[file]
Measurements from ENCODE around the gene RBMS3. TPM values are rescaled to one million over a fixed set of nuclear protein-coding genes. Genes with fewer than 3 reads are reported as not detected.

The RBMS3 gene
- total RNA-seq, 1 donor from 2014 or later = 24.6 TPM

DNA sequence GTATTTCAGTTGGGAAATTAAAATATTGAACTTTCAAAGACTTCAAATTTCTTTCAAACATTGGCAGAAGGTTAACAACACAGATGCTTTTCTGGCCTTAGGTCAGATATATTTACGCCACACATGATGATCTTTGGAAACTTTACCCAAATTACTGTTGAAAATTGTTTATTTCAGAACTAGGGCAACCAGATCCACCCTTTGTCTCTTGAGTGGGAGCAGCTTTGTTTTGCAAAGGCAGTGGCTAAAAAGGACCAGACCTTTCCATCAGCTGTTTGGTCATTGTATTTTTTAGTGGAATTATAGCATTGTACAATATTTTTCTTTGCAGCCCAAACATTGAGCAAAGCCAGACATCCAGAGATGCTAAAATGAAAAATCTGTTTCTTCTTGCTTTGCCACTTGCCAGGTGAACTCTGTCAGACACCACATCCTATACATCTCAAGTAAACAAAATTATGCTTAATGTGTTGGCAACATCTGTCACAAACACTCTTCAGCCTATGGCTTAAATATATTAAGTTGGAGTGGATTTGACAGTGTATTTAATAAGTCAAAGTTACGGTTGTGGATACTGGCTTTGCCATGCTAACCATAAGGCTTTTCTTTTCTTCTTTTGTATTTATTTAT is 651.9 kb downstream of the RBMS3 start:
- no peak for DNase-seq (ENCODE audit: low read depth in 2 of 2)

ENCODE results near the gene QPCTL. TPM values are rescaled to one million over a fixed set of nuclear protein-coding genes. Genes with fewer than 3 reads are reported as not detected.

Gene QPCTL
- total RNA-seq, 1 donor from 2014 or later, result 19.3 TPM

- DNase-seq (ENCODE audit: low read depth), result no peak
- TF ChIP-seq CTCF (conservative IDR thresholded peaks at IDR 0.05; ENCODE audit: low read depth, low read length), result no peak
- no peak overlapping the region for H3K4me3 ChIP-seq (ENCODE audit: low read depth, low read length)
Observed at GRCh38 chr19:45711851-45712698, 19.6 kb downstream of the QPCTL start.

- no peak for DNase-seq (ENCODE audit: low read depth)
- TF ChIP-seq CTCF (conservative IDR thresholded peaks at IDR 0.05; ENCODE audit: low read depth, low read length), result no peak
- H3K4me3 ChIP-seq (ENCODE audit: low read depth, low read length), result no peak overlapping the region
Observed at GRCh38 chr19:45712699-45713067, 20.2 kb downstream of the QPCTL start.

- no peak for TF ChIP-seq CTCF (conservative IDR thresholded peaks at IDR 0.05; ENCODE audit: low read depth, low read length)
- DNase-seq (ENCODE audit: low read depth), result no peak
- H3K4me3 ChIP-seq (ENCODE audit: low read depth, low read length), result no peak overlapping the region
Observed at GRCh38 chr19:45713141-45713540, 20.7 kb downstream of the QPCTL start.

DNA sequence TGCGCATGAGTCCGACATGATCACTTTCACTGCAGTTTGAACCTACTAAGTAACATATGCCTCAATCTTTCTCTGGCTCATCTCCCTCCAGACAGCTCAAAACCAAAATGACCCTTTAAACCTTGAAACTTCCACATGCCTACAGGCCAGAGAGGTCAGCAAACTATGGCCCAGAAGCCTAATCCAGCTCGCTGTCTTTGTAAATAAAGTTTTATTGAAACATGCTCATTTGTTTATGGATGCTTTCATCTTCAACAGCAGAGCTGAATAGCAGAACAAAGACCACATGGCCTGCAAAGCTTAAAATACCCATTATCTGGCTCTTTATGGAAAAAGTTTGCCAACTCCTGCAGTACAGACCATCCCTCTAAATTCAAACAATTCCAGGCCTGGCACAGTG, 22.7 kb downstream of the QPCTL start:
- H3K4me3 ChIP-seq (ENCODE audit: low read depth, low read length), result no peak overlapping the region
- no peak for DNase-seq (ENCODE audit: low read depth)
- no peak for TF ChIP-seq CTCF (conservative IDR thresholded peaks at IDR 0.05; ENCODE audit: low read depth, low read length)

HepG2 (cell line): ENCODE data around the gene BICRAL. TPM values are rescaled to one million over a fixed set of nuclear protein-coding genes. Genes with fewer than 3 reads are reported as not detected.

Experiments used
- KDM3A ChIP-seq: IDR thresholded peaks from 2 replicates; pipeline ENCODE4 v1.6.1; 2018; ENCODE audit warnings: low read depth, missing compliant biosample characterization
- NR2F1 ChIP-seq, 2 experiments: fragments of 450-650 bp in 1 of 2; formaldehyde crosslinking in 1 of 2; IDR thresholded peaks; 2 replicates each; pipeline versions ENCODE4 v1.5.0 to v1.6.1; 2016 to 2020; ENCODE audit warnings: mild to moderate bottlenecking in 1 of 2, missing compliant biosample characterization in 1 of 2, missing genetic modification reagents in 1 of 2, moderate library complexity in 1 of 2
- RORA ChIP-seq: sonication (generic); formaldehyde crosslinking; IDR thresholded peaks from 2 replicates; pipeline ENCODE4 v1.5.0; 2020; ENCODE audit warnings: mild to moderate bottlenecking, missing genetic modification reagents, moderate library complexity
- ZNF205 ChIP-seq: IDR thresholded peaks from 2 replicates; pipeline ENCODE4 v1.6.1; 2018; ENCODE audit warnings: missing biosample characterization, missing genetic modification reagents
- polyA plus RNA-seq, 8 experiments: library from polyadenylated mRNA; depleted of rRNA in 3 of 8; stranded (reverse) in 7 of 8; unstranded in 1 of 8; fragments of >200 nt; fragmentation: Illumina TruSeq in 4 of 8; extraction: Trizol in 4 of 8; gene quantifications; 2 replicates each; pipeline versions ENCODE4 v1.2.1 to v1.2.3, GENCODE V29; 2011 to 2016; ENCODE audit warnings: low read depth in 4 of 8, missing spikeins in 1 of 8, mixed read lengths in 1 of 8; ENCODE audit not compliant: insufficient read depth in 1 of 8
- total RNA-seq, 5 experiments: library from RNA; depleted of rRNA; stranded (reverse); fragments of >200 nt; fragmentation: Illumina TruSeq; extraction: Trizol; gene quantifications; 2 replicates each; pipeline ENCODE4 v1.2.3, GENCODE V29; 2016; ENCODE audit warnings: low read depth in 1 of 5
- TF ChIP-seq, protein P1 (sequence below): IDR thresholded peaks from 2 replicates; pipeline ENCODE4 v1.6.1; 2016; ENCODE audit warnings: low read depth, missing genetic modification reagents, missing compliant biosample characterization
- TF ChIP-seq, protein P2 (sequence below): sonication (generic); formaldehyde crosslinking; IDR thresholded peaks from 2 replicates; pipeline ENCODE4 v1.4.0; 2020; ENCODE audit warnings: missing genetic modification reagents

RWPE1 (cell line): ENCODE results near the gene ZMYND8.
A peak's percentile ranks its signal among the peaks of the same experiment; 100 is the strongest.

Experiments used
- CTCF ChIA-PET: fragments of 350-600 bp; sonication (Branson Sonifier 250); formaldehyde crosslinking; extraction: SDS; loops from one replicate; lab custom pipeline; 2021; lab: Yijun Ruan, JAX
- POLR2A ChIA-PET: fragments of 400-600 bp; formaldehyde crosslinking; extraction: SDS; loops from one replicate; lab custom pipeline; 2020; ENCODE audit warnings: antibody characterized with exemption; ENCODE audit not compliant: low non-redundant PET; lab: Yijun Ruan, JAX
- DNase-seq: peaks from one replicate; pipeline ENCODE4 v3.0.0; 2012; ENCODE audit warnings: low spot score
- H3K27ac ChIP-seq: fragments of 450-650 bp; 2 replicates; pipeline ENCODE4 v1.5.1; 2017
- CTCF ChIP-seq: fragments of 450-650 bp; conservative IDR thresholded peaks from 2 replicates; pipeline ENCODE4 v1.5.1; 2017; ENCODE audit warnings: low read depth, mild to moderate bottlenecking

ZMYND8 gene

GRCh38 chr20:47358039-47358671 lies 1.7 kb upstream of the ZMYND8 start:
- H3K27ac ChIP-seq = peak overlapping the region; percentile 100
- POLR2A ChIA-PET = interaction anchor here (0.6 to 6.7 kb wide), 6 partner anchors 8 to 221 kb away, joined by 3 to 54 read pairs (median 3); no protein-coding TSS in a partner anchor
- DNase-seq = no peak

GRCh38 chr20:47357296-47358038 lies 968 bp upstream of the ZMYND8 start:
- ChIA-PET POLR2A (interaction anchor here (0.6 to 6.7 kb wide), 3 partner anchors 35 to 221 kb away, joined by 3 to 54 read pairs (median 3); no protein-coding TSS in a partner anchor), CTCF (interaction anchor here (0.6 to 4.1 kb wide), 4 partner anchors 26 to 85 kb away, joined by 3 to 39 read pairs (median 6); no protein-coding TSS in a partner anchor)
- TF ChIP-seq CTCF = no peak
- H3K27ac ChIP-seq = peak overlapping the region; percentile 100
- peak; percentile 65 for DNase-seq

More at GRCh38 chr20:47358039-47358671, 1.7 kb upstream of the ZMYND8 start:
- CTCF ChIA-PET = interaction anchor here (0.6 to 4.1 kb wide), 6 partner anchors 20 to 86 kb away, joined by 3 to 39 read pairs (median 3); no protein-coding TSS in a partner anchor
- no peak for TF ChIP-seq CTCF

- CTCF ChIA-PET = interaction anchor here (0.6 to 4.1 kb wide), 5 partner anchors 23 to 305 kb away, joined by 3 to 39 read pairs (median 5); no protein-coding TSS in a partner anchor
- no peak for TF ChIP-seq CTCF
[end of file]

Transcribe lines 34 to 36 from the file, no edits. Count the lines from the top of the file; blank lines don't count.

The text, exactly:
- TF ChIP-seq, protein P2 (sequence below): sonication (generic); formaldehyde crosslinking; IDR thresholded peaks from 2 replicates; pipeline ENCODE4 v1.4.0; 2020; ENCODE audit warnings: missing genetic modification reagents

RWPE1 (cell line): ENCODE results near the gene ZMYND8.
A peak's percentile ranks its signal among the peaks of the same experiment; 100 is the strongest.